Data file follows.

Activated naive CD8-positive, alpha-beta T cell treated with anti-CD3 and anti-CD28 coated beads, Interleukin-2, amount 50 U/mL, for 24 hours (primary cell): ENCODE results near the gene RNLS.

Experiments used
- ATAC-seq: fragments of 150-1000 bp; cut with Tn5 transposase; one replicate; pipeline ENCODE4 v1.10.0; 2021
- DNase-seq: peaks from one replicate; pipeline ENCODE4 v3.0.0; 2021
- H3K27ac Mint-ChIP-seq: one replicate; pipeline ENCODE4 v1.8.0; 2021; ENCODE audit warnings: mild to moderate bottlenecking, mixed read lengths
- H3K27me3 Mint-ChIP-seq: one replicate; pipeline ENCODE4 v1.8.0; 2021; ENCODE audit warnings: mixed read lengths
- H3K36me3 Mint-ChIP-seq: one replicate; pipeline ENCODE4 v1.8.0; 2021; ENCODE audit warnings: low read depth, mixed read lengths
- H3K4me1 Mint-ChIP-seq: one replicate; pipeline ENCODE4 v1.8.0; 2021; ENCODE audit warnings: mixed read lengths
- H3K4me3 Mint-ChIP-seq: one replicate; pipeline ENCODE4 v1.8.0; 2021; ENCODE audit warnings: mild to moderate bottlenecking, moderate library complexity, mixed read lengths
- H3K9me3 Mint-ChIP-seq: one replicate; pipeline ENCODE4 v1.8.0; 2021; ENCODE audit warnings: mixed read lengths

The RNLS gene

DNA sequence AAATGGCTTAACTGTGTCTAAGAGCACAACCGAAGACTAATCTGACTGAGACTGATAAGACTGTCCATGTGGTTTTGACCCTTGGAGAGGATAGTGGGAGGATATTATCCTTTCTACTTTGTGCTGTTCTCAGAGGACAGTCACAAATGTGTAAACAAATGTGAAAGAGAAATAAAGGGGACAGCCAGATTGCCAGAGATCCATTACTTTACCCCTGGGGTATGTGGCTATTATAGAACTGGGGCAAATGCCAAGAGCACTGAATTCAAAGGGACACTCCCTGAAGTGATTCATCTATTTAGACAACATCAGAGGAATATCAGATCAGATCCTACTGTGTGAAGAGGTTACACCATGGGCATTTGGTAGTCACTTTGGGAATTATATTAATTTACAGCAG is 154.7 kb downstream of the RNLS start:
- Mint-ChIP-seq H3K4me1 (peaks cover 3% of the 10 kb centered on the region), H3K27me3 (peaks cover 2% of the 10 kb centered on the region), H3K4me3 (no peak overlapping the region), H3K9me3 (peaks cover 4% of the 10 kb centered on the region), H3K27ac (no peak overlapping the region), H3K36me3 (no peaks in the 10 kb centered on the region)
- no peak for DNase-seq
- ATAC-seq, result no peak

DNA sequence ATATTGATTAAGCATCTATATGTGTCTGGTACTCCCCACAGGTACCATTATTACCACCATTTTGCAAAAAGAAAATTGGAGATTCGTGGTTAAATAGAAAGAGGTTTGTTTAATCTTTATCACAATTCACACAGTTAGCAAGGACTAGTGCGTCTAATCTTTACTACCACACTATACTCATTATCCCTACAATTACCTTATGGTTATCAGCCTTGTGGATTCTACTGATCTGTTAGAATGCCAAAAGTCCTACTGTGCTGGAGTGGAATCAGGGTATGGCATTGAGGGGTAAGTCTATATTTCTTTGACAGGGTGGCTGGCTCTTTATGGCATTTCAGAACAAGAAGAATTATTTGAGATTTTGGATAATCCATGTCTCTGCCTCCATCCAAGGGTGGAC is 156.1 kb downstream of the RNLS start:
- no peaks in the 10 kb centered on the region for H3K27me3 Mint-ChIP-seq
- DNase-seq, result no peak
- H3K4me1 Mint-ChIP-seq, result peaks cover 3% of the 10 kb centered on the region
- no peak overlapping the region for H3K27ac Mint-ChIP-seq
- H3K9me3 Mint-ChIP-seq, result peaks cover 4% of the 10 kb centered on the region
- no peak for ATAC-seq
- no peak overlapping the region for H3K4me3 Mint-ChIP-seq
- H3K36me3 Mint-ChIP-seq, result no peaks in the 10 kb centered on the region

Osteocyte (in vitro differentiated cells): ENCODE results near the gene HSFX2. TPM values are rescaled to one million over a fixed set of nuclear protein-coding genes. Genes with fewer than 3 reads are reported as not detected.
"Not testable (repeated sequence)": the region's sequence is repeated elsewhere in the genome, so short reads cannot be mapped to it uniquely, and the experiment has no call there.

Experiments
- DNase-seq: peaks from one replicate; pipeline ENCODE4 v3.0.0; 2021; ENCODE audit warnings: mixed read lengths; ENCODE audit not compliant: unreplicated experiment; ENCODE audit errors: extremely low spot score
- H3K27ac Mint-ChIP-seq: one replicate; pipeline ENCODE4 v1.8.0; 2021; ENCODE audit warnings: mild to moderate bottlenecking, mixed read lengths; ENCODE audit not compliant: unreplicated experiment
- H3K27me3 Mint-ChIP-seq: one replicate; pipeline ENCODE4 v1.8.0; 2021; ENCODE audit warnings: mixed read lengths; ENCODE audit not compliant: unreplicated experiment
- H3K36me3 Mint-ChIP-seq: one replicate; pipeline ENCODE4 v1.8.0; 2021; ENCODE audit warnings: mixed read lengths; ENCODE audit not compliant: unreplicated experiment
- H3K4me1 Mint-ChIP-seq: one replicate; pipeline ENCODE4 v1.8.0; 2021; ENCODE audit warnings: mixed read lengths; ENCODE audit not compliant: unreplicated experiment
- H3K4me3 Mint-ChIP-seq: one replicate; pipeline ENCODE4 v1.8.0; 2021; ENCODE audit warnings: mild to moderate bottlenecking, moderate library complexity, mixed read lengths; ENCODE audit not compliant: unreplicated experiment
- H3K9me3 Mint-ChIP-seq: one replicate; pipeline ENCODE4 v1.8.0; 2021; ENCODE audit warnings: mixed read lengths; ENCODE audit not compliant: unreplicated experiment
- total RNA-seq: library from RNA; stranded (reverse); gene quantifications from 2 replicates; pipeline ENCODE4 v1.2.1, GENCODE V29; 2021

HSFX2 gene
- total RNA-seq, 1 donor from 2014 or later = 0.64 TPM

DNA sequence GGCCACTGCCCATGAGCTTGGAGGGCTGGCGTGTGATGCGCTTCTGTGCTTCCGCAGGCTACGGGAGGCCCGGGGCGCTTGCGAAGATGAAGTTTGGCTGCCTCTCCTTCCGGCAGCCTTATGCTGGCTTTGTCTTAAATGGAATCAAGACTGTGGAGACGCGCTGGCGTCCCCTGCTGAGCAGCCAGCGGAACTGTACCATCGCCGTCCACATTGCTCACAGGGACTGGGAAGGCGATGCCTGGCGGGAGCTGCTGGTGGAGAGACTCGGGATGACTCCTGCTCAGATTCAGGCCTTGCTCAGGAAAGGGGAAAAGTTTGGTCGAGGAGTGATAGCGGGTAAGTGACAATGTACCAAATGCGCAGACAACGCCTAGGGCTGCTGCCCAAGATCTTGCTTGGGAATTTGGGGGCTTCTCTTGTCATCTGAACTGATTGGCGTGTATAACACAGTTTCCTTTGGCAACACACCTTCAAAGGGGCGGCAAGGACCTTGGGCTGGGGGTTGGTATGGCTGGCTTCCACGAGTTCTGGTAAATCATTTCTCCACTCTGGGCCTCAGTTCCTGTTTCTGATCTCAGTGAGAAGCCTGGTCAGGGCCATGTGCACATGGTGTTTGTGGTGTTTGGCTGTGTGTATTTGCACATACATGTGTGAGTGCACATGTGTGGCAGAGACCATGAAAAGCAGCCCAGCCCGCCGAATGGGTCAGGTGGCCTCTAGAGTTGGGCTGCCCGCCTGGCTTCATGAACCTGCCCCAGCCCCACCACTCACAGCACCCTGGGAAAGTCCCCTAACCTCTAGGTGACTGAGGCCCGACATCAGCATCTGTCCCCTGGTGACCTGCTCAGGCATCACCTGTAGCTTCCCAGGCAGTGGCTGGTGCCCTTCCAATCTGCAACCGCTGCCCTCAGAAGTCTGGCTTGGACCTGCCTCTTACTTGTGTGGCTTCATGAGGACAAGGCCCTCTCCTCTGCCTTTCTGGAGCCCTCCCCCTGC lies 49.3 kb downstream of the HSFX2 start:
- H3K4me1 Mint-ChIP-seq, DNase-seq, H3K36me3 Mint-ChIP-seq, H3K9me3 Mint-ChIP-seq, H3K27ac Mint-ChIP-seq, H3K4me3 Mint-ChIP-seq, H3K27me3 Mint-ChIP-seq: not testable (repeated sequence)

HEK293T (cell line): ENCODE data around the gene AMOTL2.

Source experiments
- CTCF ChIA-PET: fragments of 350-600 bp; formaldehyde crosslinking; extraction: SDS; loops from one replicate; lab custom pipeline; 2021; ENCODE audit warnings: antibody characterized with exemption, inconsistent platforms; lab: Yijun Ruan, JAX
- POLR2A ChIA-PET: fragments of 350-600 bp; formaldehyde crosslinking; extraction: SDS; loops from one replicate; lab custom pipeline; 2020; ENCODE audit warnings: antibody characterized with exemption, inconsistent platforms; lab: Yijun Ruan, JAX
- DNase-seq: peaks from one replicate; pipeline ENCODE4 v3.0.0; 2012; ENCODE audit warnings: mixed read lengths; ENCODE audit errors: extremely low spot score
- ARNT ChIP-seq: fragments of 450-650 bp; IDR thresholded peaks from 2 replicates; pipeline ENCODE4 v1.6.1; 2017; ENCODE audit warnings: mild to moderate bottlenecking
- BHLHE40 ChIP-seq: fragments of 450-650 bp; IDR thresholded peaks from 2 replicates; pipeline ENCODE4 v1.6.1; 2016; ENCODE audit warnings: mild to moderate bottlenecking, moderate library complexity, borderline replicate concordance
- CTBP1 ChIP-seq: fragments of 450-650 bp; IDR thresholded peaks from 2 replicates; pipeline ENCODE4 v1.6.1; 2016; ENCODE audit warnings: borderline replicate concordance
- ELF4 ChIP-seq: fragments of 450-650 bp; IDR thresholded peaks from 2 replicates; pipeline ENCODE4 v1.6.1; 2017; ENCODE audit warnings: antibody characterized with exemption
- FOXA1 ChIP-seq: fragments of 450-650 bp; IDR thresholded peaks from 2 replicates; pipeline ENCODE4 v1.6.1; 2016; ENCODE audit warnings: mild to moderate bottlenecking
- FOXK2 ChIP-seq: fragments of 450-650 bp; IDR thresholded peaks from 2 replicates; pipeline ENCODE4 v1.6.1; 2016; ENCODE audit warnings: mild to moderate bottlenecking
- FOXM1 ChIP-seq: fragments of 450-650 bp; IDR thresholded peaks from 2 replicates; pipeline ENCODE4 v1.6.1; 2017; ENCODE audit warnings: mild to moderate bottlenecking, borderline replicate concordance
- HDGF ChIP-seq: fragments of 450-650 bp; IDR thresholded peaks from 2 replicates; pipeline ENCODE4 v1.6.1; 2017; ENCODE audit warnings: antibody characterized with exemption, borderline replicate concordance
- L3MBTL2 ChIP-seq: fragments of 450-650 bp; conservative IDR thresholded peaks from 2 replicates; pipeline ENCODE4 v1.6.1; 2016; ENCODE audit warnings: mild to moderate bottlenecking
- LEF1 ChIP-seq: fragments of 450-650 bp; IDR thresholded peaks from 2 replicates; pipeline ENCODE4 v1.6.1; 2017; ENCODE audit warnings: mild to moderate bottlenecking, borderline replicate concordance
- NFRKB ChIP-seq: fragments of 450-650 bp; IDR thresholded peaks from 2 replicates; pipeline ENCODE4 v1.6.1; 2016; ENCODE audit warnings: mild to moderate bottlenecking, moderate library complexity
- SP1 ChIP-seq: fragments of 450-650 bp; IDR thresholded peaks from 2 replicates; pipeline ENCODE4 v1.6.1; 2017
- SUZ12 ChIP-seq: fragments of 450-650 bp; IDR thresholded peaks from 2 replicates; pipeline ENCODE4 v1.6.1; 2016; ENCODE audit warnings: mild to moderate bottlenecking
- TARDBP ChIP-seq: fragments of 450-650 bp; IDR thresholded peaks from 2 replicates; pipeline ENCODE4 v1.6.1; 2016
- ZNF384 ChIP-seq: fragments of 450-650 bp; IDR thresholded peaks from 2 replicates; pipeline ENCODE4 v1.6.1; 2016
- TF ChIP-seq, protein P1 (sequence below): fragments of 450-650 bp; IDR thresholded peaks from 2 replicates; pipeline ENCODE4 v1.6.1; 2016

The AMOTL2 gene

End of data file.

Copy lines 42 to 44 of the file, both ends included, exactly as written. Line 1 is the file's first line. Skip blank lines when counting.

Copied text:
- CTCF ChIA-PET: fragments of 350-600 bp; formaldehyde crosslinking; extraction: SDS; loops from one replicate; lab custom pipeline; 2021; ENCODE audit warnings: antibody characterized with exemption, inconsistent platforms; lab: Yijun Ruan, JAX
- POLR2A ChIA-PET: fragments of 350-600 bp; formaldehyde crosslinking; extraction: SDS; loops from one replicate; lab custom pipeline; 2020; ENCODE audit warnings: antibody characterized with exemption, inconsistent platforms; lab: Yijun Ruan, JAX
- DNase-seq: peaks from one replicate; pipeline ENCODE4 v3.0.0; 2012; ENCODE audit warnings: mixed read lengths; ENCODE audit errors: extremely low spot score